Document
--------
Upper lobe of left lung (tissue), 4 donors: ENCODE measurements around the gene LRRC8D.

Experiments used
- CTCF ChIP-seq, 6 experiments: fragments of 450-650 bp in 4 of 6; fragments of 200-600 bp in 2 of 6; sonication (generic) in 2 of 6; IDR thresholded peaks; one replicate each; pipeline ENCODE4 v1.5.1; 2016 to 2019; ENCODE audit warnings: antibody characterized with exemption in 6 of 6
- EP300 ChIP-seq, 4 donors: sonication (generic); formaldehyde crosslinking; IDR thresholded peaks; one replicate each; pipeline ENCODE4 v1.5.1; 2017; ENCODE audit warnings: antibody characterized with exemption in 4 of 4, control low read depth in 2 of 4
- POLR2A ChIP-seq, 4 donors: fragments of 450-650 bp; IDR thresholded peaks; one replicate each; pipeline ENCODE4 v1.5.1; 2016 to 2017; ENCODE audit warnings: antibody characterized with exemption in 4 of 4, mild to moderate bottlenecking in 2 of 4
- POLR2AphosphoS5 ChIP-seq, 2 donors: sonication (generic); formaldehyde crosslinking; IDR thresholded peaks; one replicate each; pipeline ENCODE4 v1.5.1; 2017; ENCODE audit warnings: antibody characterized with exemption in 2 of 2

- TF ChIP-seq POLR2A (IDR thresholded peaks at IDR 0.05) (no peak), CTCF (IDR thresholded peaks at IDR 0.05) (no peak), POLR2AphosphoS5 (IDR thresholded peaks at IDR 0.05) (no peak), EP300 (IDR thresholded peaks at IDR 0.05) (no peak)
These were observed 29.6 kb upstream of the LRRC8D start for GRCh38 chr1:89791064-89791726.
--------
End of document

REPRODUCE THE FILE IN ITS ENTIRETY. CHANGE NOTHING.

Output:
Upper lobe of left lung (tissue), 4 donors: ENCODE measurements around the gene LRRC8D.

Experiments used
- CTCF ChIP-seq, 6 experiments: fragments of 450-650 bp in 4 of 6; fragments of 200-600 bp in 2 of 6; sonication (generic) in 2 of 6; IDR thresholded peaks; one replicate each; pipeline ENCODE4 v1.5.1; 2016 to 2019; ENCODE audit warnings: antibody characterized with exemption in 6 of 6
- EP300 ChIP-seq, 4 donors: sonication (generic); formaldehyde crosslinking; IDR thresholded peaks; one replicate each; pipeline ENCODE4 v1.5.1; 2017; ENCODE audit warnings: antibody characterized with exemption in 4 of 4, control low read depth in 2 of 4
- POLR2A ChIP-seq, 4 donors: fragments of 450-650 bp; IDR thresholded peaks; one replicate each; pipeline ENCODE4 v1.5.1; 2016 to 2017; ENCODE audit warnings: antibody characterized with exemption in 4 of 4, mild to moderate bottlenecking in 2 of 4
- POLR2AphosphoS5 ChIP-seq, 2 donors: sonication (generic); formaldehyde crosslinking; IDR thresholded peaks; one replicate each; pipeline ENCODE4 v1.5.1; 2017; ENCODE audit warnings: antibody characterized with exemption in 2 of 2

- TF ChIP-seq POLR2A (IDR thresholded peaks at IDR 0.05) (no peak), CTCF (IDR thresholded peaks at IDR 0.05) (no peak), POLR2AphosphoS5 (IDR thresholded peaks at IDR 0.05) (no peak), EP300 (IDR thresholded peaks at IDR 0.05) (no peak)
These were observed 29.6 kb upstream of the LRRC8D start for GRCh38 chr1:89791064-89791726.